Netflix Sued over False Allegations in 'Making a Murderer' Jan 13, 2019 17:34:15 GMT -5
Post by Joanna on Jan 13, 2019 17:34:15 GMT -5
Netflix Sued over False Allegations in Making a Murderer
A retired Wisconsin sheriff’s officer involved in the investigation of the murder at the center of the popular Netflix documentary series Making a Murderer is suing its creators and the streaming service. Andrew L. Colborn, formerly of the Manitowoc County Sheriff’s Office, claims the filmmakers distorted and omitted key facts concerning the 2005 murder of freelance photographer Teresa Halbach and falsely accused him and others of planting evidence in the case. Steven Avery and his 16-year-old nephew, Brendan Dassey, were convicted of the murder in 2007.
“Despite overwhelming evidence proving Avery and Dassey’s guilt and the utter absence of evidence supporting defendant’s accusations of police misconduct, defendants falsely led viewers to the inescapable conclusion that plaintiff and others planted evidence to frame Avery for Halbach’s murder,” the complaint charges. “Defendants omitted, distorted and falsified material and significant facts in an effort to portray plaintiff as a corrupt police officer who planted evidence to frame an innocent man.”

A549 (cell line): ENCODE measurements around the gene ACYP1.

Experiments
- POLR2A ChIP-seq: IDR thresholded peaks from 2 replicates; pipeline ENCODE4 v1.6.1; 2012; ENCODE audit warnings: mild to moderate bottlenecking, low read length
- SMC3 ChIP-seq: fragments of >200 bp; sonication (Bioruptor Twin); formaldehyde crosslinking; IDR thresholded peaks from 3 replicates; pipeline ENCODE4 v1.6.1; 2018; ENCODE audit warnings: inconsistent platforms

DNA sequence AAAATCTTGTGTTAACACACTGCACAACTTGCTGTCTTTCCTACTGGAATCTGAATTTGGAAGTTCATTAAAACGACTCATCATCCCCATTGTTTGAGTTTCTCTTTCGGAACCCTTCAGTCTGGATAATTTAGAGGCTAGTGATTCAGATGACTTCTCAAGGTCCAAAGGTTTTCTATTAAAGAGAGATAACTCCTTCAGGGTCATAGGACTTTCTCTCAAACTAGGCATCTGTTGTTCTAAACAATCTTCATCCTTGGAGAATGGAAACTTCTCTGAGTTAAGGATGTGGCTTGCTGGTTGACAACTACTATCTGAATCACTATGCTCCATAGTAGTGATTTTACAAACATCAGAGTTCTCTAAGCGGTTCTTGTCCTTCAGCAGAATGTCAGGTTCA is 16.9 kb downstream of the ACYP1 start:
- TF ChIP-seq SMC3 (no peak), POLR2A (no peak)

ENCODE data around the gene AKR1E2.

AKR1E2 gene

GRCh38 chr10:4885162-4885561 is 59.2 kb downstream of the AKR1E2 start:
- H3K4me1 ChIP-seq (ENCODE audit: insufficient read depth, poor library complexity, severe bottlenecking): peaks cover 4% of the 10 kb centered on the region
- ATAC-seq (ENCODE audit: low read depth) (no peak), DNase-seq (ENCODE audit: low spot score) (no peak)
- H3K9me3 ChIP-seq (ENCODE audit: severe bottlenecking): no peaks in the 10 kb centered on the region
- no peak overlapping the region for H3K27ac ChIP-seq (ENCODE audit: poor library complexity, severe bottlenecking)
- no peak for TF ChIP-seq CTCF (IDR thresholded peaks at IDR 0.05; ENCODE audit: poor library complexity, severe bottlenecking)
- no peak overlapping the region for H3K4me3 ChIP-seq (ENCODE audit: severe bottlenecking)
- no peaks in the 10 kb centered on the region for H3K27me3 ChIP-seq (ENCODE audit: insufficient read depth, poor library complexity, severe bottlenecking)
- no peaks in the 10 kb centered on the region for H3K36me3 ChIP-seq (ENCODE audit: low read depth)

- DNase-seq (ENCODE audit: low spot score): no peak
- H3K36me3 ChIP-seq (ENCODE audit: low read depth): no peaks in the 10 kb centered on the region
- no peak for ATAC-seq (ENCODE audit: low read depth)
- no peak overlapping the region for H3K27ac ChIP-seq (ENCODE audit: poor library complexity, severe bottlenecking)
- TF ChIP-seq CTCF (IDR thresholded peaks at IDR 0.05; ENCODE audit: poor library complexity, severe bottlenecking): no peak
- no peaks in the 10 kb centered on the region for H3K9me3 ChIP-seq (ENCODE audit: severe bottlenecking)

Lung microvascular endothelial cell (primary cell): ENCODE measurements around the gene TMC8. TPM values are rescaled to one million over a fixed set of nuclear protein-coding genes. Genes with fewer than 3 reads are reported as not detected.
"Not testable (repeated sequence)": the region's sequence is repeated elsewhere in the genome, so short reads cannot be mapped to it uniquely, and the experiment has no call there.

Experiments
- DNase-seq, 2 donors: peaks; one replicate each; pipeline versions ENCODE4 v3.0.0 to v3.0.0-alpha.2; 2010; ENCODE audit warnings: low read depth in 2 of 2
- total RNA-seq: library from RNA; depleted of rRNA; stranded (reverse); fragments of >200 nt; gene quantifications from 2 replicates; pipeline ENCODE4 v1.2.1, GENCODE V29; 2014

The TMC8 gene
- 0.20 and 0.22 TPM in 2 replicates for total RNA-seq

Avery’s blood was discovered in Halbach’s vehicle, which was found at the auto salvage yard owned by his family. Avery claims he is innocent and the blood and other evidence were planted to frame him.
Netflix declined to comment on the lawsuit. CNN has reached out to filmmakers Laura Ricciardi and Moira Demos. Ricciardi and Demos worked on the 10-part series for years before releasing it on Netflix in December 2015. It won multiple awards, including Emmys for outstanding documentary or nonfiction series, and outstanding writing and direction for nonfiction programming. A sequel was released in October.
Colborn’s lawsuit insists he was not a public figure prior to the series and enjoyed an impeccable reputation. “During the intervening three years, plaintiff has been subject to worldwide ridicule, contempt and disdain as a result of the baseless and false assertions in MAM (Making a Murderer) that he planted evidence to frame an innocent man or strengthen the case against a guilty one,” the lawsuit charges. It is alleged Colborn has been the subject of hundreds of articles, television and radio segments that portray him in a negative light, threatened and insulted on social media, and that he has received threatening messages and recorded enough of them to fill 28 compact discs.
Colborn is requesting a jury trial and demanding a retraction and an “honest clarification of the erroneous and false statements and depictions described above to clear his good name and restore peace of mind.”
In June, the U.S. Supreme Court declined to take up a case concerning Dassey’s confession.
Source: David Williams and Chris Boyette, CNN, December 18, 2018.